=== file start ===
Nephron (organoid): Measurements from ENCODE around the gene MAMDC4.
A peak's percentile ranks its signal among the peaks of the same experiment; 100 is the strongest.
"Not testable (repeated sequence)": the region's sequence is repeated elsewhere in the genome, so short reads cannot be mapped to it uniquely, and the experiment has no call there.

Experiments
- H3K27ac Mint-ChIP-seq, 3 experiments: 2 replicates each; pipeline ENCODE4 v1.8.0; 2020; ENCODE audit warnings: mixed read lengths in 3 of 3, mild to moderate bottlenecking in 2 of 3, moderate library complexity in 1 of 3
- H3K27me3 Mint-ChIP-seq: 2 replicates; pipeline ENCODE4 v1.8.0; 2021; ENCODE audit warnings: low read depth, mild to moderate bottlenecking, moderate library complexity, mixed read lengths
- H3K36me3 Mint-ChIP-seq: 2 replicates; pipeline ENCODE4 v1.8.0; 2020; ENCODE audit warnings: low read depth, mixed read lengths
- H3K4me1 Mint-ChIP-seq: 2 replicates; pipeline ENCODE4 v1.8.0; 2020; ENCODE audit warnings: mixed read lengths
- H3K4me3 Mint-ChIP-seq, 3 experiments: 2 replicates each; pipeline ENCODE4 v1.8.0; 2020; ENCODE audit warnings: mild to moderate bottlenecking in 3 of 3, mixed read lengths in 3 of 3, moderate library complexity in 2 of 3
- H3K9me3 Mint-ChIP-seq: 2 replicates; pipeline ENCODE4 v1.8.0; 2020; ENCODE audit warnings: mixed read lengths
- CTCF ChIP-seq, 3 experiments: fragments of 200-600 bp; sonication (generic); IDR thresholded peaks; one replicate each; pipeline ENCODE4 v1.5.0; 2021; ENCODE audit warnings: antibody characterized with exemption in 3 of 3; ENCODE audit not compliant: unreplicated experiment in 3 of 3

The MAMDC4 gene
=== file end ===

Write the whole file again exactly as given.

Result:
Nephron (organoid): Measurements from ENCODE around the gene MAMDC4.
A peak's percentile ranks its signal among the peaks of the same experiment; 100 is the strongest.
"Not testable (repeated sequence)": the region's sequence is repeated elsewhere in the genome, so short reads cannot be mapped to it uniquely, and the experiment has no call there.

Experiments
- H3K27ac Mint-ChIP-seq, 3 experiments: 2 replicates each; pipeline ENCODE4 v1.8.0; 2020; ENCODE audit warnings: mixed read lengths in 3 of 3, mild to moderate bottlenecking in 2 of 3, moderate library complexity in 1 of 3
- H3K27me3 Mint-ChIP-seq: 2 replicates; pipeline ENCODE4 v1.8.0; 2021; ENCODE audit warnings: low read depth, mild to moderate bottlenecking, moderate library complexity, mixed read lengths
- H3K36me3 Mint-ChIP-seq: 2 replicates; pipeline ENCODE4 v1.8.0; 2020; ENCODE audit warnings: low read depth, mixed read lengths
- H3K4me1 Mint-ChIP-seq: 2 replicates; pipeline ENCODE4 v1.8.0; 2020; ENCODE audit warnings: mixed read lengths
- H3K4me3 Mint-ChIP-seq, 3 experiments: 2 replicates each; pipeline ENCODE4 v1.8.0; 2020; ENCODE audit warnings: mild to moderate bottlenecking in 3 of 3, mixed read lengths in 3 of 3, moderate library complexity in 2 of 3
- H3K9me3 Mint-ChIP-seq: 2 replicates; pipeline ENCODE4 v1.8.0; 2020; ENCODE audit warnings: mixed read lengths
- CTCF ChIP-seq, 3 experiments: fragments of 200-600 bp; sonication (generic); IDR thresholded peaks; one replicate each; pipeline ENCODE4 v1.5.0; 2021; ENCODE audit warnings: antibody characterized with exemption in 3 of 3; ENCODE audit not compliant: unreplicated experiment in 3 of 3

The MAMDC4 gene